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Creative Differences

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After watching the latest installment of the World's Funniest Commercials on TBS, I thought they should change the name of the program to the World's Most Depressing Show Ever, With Host Kevin Nealon Personifying the Abject Sadness.

The funniest of the funny, chosen by online voting at TBS's Web site, was Bud Light's "Cut the Cheese." (It could have been funny if it had cut more than the cheese, like at least half of the endless fart jokes.) Afterward, I resolved, in my own "bloviating" way, to pack up and move to France. But then I remembered that the French commercials on the reel were even worse.

Still, there's no doubt that commercials continue to have major appeal for consumers, regardless of the size of the screen they appear on. In 2009, perhaps funny and entertaining commercials will serve as the same sort of smile-producing fantasy outlets that Busby Berkeley movies did for Depression-era Americans. But probably not. The reality is that we'll probably see a harder sell in every category, from automotive to banking to health services to fast food.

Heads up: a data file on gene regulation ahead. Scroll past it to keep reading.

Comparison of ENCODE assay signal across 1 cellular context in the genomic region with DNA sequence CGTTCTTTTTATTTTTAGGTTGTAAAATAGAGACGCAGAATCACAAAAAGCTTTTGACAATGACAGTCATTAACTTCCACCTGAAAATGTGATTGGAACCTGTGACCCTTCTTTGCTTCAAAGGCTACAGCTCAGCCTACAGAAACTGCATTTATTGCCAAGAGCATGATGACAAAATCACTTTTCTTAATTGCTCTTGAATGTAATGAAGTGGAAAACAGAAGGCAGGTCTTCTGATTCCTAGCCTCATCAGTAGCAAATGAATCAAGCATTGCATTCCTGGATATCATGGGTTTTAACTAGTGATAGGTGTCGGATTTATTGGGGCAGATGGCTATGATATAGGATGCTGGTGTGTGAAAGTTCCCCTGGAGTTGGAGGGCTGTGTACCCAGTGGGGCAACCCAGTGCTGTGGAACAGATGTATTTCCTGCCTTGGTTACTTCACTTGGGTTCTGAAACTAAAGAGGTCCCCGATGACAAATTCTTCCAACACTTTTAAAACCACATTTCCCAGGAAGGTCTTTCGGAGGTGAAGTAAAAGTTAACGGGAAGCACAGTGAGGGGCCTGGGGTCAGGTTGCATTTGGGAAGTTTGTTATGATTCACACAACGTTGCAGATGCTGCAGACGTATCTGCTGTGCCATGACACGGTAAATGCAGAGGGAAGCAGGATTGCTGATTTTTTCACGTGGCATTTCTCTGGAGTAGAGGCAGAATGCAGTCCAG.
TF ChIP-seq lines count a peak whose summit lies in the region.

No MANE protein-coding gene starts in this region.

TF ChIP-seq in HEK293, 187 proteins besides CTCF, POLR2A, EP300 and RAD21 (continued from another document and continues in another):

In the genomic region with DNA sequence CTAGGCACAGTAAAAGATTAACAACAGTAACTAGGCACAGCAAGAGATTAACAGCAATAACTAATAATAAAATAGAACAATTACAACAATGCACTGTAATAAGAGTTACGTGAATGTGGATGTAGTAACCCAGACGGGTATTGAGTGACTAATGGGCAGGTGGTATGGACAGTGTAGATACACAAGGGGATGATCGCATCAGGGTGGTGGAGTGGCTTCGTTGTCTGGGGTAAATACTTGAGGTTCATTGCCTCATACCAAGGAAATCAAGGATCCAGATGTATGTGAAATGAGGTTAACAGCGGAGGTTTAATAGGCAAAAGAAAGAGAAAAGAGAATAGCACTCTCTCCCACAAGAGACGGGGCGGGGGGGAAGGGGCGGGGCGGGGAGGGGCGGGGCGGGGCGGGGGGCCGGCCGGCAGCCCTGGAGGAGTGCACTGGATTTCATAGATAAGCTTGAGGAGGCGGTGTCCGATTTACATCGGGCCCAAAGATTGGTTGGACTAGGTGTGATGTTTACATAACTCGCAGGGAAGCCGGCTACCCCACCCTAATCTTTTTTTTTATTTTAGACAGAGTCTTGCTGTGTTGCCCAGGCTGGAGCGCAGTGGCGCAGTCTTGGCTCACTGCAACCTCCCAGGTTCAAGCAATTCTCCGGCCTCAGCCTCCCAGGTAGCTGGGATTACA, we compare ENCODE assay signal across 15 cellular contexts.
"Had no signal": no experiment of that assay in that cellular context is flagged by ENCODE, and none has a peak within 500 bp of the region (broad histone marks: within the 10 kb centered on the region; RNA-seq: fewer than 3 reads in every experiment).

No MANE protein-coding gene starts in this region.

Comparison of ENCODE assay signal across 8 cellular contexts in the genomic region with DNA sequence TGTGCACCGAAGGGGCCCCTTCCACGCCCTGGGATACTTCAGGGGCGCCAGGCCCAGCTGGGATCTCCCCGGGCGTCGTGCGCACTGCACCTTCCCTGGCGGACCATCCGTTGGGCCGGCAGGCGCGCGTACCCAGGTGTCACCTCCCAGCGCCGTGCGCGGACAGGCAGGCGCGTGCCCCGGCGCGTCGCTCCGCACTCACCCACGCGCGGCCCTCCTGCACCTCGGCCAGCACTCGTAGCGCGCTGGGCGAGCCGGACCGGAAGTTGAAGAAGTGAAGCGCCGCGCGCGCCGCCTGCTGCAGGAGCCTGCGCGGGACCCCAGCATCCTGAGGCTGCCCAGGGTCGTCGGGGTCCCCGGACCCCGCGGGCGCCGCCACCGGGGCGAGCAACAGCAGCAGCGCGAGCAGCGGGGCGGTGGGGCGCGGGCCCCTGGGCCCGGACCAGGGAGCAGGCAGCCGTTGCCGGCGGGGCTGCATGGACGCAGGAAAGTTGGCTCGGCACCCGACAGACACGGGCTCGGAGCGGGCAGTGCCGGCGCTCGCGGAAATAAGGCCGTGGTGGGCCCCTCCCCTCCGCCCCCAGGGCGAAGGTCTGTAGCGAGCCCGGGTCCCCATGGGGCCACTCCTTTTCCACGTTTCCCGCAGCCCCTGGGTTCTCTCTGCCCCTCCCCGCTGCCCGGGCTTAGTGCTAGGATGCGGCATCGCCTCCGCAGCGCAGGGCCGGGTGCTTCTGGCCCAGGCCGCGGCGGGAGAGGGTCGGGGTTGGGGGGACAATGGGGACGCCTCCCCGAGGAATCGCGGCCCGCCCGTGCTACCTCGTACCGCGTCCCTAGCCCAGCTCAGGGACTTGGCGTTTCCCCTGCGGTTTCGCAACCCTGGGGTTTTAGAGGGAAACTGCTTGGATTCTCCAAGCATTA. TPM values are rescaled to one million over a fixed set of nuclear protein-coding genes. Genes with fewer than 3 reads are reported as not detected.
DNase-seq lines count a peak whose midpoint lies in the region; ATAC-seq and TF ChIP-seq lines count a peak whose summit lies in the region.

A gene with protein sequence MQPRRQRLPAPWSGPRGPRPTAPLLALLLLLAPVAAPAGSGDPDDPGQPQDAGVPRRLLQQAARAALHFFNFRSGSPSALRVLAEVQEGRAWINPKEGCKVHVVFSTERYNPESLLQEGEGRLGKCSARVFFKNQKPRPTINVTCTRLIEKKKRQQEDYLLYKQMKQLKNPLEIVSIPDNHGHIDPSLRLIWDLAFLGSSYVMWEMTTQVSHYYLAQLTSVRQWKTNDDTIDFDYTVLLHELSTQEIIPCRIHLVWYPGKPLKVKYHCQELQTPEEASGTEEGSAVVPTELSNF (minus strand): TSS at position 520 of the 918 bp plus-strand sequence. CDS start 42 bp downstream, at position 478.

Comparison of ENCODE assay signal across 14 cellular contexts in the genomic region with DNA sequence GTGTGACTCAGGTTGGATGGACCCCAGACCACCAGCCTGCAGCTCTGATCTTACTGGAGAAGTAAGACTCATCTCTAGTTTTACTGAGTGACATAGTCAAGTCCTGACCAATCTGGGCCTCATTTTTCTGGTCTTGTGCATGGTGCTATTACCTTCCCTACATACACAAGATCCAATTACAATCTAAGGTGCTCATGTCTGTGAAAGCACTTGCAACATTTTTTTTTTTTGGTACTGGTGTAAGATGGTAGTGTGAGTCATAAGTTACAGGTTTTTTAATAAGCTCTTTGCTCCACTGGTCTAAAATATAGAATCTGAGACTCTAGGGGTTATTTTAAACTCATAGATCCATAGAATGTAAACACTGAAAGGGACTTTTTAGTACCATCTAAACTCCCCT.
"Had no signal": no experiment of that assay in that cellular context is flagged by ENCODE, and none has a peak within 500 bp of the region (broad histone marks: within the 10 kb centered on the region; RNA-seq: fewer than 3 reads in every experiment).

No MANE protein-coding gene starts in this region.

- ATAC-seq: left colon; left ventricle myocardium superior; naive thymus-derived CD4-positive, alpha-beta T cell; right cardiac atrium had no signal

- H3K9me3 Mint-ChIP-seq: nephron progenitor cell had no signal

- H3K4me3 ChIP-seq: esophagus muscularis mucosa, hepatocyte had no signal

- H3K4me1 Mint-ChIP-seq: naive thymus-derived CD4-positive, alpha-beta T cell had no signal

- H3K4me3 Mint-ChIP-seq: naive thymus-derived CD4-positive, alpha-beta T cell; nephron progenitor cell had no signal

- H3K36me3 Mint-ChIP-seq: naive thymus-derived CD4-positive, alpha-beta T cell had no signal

"I see budget cuts, and doing more with less," said Rob Schwartz, executive creative director at TBWA\Chiat\Day in Playa del Rey, Calif. "Creatively, I see little appetite for experimentation. I think comparative ads will be on the rise. Us versus them. And if a brand can demonstrate a difference, they will -- be it a taste test or test of strength. Think snake-oil salesman 2.0."

And with old-fashioned shows like Jay Leno's prime-time comedy/variety hour on the horizon, there will be plenty of room for live commercials, just like in the early 1960s.

Obviously, in this economy, people without jobs are screwed. But even people with jobs are hardly "consuming." And why should they? Brands that survive offer consumers something of great value -- whether that comes in a new application, green message, brand-based content or a new experience. But more on that later.

For the beleaguered ad industry, the coming year presents many struggles -- even among creatives themselves. Strategists, designers, interactive creative directors and traditional agency creatives are all jockeying to be numero uno, the one with the big idea for the brand from which all the messaging flows.

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